By surveying the parts produced in the experiments, the team finally found a direct link between precipitates and damage. Atomic force microscopy studies of the optics’ surfaces indicated the presence of precipitates, hundreds of nanometers in diameter and tens of nanometers high, and the concentration of these precipitates was correlated to the damage density.
The team then introduced controlled quantities of impurities in each step of the process to determine how pure the DI water and other processing chemicals needed to be to achieve stable damage-resistant surfaces. The researchers found that impurities introduced to the etch bath at 10 to 100 parts per billion produced a noticeable increase in damage even when the parts were rinsed with high-purity water after the etch. Ultimately, the team discovered that in an optimal process, impurities at parts per billion introduced at the end of the final rinse were predominantly responsible for the increased damage. In fact, the most damage-resistant surfaces required semiconductor-grade water with an impurity content too low to detect by standard conductivity measurements.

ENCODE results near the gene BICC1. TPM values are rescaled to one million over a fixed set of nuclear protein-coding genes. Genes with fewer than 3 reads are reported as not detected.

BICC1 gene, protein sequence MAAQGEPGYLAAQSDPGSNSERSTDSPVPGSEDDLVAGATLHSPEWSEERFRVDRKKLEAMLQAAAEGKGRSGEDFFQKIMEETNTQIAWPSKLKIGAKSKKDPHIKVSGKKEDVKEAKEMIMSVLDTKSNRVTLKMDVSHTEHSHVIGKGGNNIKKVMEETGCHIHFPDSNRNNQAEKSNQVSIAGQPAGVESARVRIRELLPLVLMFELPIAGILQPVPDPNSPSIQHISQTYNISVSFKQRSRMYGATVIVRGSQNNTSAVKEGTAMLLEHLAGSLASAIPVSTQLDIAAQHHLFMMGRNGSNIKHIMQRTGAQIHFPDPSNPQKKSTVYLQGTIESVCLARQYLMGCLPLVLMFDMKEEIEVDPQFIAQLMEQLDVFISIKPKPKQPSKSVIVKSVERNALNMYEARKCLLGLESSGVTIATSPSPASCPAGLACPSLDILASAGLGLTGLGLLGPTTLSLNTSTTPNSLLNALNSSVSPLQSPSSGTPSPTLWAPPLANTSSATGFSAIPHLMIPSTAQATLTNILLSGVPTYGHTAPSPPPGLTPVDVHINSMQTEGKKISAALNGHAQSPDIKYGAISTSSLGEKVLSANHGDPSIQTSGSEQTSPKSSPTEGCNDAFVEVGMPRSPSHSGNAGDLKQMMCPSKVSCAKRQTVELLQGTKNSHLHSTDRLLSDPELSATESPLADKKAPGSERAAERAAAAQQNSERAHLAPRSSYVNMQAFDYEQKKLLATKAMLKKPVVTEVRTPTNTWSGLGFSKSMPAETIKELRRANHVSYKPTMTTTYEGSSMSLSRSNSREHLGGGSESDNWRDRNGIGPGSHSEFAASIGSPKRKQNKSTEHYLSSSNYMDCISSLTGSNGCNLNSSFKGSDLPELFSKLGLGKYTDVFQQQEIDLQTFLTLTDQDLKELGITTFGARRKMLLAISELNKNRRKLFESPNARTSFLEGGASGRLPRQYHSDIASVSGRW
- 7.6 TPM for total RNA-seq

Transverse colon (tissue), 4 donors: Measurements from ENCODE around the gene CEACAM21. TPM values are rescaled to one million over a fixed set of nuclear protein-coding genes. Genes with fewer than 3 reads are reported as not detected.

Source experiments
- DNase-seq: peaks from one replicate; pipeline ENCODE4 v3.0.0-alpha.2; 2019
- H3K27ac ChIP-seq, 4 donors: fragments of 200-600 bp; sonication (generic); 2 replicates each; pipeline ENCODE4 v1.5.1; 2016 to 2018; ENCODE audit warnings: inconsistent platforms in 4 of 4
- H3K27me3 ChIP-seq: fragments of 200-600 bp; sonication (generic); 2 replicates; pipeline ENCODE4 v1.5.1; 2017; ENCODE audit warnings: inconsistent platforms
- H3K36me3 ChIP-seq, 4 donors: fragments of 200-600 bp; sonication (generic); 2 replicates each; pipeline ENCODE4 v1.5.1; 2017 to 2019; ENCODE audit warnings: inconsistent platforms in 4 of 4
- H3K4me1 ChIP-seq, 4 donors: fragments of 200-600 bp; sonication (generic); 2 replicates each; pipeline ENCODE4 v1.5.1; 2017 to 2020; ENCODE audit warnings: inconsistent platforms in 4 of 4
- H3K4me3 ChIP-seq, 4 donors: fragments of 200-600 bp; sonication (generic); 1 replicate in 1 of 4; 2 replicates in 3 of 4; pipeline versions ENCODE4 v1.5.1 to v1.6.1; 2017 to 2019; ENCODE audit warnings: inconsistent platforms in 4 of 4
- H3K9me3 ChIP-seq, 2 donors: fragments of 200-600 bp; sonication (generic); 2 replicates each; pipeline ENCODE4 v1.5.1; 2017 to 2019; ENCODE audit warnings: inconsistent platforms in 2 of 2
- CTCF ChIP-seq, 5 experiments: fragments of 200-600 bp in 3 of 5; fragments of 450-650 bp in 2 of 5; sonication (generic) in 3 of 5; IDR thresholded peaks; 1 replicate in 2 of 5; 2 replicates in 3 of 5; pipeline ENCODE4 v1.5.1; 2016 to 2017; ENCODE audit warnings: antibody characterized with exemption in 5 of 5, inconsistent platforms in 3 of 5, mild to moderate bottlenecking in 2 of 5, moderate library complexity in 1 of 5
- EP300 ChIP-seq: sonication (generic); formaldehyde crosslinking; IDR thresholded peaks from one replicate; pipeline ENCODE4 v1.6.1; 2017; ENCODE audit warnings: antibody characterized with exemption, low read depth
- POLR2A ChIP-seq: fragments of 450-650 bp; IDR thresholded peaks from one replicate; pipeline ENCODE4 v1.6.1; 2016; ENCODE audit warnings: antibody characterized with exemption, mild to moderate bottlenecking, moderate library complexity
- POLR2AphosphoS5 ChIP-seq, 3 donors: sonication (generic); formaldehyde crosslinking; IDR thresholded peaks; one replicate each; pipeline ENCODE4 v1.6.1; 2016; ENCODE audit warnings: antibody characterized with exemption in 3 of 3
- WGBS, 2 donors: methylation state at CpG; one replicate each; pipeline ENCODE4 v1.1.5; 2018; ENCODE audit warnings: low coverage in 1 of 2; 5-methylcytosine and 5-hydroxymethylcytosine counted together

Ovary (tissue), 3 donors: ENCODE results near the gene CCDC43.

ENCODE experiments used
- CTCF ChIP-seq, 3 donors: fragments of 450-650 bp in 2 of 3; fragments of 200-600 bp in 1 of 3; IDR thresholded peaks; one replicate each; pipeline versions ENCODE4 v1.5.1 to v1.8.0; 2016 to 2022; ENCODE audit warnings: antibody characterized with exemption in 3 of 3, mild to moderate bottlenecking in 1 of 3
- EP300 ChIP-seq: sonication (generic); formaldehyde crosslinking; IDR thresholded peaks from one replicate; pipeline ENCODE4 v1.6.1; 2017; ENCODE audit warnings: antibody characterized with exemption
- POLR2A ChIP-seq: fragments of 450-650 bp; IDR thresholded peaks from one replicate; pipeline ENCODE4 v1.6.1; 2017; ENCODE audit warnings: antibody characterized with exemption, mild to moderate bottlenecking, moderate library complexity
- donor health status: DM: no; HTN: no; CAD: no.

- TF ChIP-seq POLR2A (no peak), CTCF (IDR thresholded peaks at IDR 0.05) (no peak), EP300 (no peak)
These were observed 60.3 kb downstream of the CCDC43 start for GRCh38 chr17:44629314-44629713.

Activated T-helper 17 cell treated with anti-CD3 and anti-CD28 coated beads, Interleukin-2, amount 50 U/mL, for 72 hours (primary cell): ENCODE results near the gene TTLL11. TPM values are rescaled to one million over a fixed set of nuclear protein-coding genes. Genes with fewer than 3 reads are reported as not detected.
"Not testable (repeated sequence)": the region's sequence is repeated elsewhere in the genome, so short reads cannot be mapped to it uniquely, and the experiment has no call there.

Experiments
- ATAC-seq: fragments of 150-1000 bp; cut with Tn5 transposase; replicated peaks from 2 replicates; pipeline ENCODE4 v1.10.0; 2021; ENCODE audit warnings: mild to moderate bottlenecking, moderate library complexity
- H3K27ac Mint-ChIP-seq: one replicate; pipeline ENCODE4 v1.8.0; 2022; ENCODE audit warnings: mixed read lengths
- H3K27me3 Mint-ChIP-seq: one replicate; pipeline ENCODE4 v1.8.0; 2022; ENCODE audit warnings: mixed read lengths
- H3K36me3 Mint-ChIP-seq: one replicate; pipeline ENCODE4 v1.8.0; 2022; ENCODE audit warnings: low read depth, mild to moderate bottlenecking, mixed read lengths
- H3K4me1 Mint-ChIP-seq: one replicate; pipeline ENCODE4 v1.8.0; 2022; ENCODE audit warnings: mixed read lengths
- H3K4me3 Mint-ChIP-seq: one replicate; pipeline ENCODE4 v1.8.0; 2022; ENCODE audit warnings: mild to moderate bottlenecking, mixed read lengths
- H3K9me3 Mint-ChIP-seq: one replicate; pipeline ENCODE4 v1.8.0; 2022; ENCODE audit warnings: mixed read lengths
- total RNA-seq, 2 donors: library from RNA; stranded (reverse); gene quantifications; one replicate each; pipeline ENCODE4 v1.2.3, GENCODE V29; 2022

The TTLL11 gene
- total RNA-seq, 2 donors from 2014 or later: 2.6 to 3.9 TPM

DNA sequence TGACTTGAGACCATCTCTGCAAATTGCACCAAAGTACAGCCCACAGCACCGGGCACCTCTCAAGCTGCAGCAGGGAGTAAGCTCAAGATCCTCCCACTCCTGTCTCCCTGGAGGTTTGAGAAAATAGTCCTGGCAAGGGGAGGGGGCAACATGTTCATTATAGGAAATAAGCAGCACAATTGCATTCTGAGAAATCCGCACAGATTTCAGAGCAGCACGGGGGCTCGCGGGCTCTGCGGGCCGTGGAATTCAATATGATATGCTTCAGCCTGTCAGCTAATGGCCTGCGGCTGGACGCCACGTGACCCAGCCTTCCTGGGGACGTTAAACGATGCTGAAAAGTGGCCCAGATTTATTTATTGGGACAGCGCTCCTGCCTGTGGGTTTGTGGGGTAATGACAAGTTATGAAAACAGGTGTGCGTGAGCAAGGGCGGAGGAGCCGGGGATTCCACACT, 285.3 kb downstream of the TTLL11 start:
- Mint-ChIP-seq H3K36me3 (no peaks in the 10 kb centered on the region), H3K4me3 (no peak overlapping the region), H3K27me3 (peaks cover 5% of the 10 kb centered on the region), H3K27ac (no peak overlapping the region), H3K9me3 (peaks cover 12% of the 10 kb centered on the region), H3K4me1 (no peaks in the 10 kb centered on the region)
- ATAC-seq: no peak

The team’s findings led to a comprehensive protocol for wet chemical processing (AMP3) that significantly reduces precipitation of impurities during critical steps. “In addition to processing all samples in a Class 100 clean room, we renewed all ion exchange beds used to prepare our DI water supply, introduced standardized high-purity Teflon fixtures, and instituted standardized pre- and postetch cleaning and rinsing protocols,” says Bude. “We have optimized the etching and rinsing to achieve a stable, damage-resistant surface.”